Trump’s DACA Defeat 

Ten years ago, 41 senators voted down the “Dream Act” which — if passed — would have allowed young people not born in America but brought here by migrant parents the opportunity to apply for U.S. Citizenship. Last week, the United States Supreme Court held that the Trump Administration’s decision to end the Obama-era protections for these vulnerable young people was “arbitrary and capricious.” Mr. Trump may not begin deporting these so-called “Dreamers,” at least for now.


In 2012, with the failure of Congress to pass the Dream Act, and right before his election to a second term, Mr. Obama took executive action in what is commonly referred to as DACA — Deferred Action for Childhood Arrivals. This action acknowledged the political reality of that time, i.e. that if the Congress would not act to protect children from deportation, he would. 

In Tennessee, there are about 8,500 DACA recipients; in Memphis, approximately 1,800. They are young people who are not U.S. citizens but have lived here most of their lives, and hope to stay here. They attend public schools and universities, they serve in the armed forces, and they are working in healthcare as the nation faces the COVID-19 crisis.

Toward the end of his presidency, President Obama attempted to expand DACA and implement DAPA, which offered deferred action (concerning deportation) and some benefits, such as work authorization to the parents of DACA recipients.

Fast forward to 2015. Candidate Trump began his political campaign, as we remember all too well, by demonizing immigrants, especially undocumented persons, and with laser-like focus attempted to overturn any action taken by President Obama. During the notorious speech announcing his candidacy, the future president characterized the undocumented by saying, “They’re bringing drugs, they’re bringing crime. They’re rapists.” Thus, the battle was engaged.

Upon assuming the presidency in January 2017, Trump continued his anti-immigrant rhetoric. In 2018, the president pushed to end DACA, but did not want to rescind it unilaterally, since 76 percent of the American population supports DACA.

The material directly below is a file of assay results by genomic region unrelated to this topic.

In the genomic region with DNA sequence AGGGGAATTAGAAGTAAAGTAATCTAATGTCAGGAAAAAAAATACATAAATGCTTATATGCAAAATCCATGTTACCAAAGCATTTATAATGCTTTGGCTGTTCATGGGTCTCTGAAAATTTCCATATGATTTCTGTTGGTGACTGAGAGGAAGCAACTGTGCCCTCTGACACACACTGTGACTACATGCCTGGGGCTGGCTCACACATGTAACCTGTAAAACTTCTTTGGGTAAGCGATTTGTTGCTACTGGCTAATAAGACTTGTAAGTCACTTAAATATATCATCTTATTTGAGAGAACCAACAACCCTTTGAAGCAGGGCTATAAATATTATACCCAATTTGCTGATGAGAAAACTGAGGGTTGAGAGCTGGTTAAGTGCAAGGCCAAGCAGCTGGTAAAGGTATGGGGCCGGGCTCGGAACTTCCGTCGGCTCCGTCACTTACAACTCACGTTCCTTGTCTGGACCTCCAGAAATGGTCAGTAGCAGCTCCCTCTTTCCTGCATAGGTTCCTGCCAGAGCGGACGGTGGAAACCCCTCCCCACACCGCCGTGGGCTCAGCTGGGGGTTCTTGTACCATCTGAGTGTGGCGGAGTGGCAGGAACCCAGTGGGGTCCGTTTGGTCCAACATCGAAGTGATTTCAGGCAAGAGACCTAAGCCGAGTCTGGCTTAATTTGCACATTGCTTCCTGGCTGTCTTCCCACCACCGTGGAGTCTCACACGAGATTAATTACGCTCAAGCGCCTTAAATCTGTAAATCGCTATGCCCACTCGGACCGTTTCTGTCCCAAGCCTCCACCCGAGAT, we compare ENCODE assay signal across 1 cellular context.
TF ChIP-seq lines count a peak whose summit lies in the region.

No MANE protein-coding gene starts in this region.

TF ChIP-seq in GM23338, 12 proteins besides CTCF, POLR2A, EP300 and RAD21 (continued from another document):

Trump’s inaction, coupled with an increasingly vocal political base, together with anti-immigrant hardliners in his administration, including Stephen Miller, created a mini-judicial revolt when seven states, led by Texas, argued that Obama had overstepped his authority in signing DAPA and the expanded DACA. The Fifth Circuit ruled in their favor — that the Obama administration had overreached by offering benefits to DAPA recipients.

Based on this ruling, the Trump administration quickly (and haphazardly) declared that Obama’s 2012 implementation of DACA was illegal and announced its end. This ultimately led to a variety of legal challenges — the result being the 5-4 Supreme Court decision on June 18th declaring the Trump administration’s attempt to overturn Obama’s executive order as “arbitrary and capricious.” In other words, the administration failed to engage in “reasoned decision making” in coming to its resolution to rescind DACA.

Ironically, the surprise 5-4 decision (with Chief Justice Roberts writing for the majority) was not a declaration of immigrant rights, but a finding of a somewhat mundane violation of the Administrative Procedures Act. In arriving at this outcome, Justice Roberts cited a landmark case near and dear to the people of Memphis. Citizens to Preserve Overton Park v. Volpe (1971), which declared that administrative decisions could not offer “post-hoc rationalization;” in other words, evidence and arguments cannot be added in after the fact as efforts to bolster earlier decisions, which the Supreme Court found objectionable in both cases. 

Yet, preservation of DACA was never intended as an end in itself; DACA was seen as a protective bridge toward Congressional action. DACA provides no lasting relief for its beneficiaries who continue to live, learn, and work in a quasi-legal status that provides no permanent protections. 

While we celebrate this temporary reprieve, it is only temporary. This November, with possibilities of a new president and stronger leadership in Congress, we could see some hope for Dreamers. They want to live here in America in peace — free to work, study, and contribute to our nation as we struggle forward together. Only voters, together with the government we select in the fall, can offer the affirmation of rights and relief that Dreamers deserve.

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